Here’s the Thing: 80% of my assessments are done on the gym floor. There’s only so much poking and prodding I can do on table before A) shit starts getting weird and B) the client starts feeling like a patient.

In reality the assessment should be a watered down training session.

  • I want to see them squat.
  • I want to see them hip hinge.
  • I want to see them Dougie.


I can glean way more information watching people move. And too, they get a taste of what a typical training session will be like with me.

It’s a very simple procedure that, when some coaches observe, comes across as super-duper minimal, and it throws them off, as if to say, “Really? That’s it?”

Yep, that’s it.

People want to train.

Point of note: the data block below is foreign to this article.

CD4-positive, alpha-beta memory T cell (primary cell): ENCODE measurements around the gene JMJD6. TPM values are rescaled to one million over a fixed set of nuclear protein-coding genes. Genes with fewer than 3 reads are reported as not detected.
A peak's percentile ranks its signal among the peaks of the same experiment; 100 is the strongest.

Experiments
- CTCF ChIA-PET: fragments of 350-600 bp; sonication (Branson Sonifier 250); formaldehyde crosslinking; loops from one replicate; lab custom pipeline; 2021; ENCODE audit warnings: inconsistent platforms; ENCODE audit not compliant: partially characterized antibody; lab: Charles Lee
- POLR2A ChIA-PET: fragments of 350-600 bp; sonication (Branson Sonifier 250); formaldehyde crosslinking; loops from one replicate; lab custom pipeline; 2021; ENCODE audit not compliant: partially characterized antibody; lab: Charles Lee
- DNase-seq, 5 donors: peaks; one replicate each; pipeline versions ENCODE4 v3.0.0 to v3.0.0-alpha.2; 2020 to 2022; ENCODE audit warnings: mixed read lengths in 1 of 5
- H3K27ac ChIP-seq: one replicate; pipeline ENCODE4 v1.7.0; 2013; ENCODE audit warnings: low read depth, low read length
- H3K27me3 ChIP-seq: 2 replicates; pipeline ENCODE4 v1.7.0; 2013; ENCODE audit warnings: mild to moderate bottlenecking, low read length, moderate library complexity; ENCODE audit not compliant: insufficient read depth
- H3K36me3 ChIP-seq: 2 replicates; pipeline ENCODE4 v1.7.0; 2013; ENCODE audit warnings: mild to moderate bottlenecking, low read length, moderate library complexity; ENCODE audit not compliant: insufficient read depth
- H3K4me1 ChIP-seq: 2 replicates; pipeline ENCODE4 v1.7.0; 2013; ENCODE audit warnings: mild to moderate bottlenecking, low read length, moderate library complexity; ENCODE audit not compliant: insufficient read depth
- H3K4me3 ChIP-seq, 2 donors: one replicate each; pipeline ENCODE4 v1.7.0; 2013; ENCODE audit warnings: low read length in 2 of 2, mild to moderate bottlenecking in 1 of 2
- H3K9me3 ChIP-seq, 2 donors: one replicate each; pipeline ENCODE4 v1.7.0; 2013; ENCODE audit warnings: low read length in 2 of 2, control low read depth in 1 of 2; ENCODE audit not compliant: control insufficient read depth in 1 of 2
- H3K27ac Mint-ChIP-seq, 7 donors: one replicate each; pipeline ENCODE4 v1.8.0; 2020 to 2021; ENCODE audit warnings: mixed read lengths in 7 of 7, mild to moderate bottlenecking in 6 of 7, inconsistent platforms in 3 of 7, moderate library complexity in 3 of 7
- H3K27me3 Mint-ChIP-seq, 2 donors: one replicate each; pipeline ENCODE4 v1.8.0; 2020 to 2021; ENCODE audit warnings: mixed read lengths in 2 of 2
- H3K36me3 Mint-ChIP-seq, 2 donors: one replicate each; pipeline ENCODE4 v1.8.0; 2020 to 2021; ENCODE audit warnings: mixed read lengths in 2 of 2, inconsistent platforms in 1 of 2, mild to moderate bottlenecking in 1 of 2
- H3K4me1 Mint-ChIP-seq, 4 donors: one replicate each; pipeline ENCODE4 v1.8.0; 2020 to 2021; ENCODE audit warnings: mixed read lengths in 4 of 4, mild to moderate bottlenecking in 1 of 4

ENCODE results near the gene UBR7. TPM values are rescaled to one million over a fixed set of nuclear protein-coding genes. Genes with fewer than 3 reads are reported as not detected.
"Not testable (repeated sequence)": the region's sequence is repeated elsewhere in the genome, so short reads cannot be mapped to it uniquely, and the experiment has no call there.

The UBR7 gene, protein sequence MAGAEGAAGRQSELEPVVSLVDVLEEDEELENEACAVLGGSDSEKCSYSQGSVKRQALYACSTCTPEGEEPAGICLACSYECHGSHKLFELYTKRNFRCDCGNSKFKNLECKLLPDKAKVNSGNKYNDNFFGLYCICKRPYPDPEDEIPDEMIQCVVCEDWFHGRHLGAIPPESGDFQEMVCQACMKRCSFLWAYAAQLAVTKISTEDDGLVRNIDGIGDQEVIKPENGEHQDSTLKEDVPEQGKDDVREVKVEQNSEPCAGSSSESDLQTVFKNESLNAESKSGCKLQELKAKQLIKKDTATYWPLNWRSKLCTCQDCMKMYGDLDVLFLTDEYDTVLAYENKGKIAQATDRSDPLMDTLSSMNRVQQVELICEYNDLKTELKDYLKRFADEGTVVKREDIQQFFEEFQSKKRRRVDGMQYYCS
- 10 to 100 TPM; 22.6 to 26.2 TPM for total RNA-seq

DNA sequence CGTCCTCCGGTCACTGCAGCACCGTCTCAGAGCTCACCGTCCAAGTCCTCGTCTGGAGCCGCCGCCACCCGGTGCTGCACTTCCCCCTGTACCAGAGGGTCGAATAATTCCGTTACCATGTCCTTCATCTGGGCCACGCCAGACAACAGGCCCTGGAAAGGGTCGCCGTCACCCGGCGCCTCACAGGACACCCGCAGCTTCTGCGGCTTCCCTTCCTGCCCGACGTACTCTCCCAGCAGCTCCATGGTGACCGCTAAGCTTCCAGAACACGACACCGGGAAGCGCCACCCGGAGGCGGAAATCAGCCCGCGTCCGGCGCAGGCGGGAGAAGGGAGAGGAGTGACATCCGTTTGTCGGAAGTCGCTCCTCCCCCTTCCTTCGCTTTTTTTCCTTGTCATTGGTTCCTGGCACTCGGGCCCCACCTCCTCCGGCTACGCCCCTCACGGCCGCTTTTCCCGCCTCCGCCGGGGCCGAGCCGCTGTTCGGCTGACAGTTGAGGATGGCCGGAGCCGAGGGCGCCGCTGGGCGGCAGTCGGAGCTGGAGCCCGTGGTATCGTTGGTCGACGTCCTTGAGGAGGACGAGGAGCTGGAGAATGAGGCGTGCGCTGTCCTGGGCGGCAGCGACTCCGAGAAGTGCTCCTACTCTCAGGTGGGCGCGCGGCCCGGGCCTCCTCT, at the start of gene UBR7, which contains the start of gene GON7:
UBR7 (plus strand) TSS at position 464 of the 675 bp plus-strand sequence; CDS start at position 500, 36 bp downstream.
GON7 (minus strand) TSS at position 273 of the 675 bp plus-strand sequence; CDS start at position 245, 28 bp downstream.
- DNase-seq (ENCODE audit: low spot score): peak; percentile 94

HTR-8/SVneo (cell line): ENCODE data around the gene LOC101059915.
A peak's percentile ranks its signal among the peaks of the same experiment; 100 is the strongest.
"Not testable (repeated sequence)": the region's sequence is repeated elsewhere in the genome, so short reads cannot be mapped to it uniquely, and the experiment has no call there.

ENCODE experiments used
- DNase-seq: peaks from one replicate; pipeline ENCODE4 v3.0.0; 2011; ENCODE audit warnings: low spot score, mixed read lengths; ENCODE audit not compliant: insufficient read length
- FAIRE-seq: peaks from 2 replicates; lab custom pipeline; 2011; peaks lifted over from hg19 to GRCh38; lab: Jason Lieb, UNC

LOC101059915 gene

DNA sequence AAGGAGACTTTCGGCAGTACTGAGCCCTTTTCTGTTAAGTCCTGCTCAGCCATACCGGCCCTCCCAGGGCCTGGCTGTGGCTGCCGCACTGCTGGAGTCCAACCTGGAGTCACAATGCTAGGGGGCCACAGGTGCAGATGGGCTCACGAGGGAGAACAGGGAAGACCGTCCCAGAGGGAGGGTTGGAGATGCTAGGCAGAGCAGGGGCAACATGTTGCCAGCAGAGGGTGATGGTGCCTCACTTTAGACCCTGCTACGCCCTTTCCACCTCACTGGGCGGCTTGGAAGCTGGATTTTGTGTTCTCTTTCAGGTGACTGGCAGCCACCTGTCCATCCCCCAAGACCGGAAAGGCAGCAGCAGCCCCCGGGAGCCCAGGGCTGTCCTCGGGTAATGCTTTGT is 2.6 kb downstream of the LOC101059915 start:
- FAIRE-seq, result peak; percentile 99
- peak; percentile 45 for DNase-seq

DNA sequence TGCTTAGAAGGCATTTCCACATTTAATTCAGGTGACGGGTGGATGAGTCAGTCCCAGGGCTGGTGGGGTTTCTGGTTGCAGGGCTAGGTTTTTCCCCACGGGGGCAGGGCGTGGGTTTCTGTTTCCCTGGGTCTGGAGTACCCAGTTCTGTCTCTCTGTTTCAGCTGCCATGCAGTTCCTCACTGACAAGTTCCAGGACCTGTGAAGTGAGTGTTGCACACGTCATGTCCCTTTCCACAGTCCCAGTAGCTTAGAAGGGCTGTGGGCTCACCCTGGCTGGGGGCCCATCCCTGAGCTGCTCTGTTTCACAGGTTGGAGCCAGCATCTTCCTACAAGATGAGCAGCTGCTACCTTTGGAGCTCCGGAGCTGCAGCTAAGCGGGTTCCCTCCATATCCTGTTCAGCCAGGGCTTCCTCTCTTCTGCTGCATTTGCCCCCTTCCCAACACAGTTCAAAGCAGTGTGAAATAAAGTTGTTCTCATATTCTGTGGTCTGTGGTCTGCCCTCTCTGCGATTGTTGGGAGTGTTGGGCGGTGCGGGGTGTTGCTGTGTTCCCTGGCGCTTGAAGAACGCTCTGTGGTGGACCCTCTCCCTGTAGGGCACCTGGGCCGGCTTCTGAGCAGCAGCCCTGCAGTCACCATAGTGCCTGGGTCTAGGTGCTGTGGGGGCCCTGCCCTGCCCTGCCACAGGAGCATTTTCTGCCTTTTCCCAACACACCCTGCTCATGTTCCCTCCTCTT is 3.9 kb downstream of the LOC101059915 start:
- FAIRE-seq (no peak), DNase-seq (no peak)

They could give two flying shits about their big toe dorsiflexion. Trust me.

Funny Side Story: I was once given a “bad” review at a conference I spoke at because in my topic, “Shoulder Assessment,” I didn’t demonstrate anything “new and innovative.” To which I was like, “Well, since when does shoulder assessment need to be new and innovative?” Why not take the mindset of doing the “boring” screens well?

Note to Self: Bring a flame thrower to next speaking engagement. That will add some innovation.

Going Back to Programming.

This is another component where I feel simplicity has its benefits.

The never-ending game of  oneupmanship on social media many fitness pros play is exhausting. This is a conversation for another day, but the LOOK-AT-ME, performative vibe many take is absurd. I watch some of the videos people put up and all I want to do is say “Riiiiiigggghhhhttt.”

I also want to throw an ax into my face, but that’s besides the point.

Comparatively speaking my Instagram feed is probably batshit boring to some people.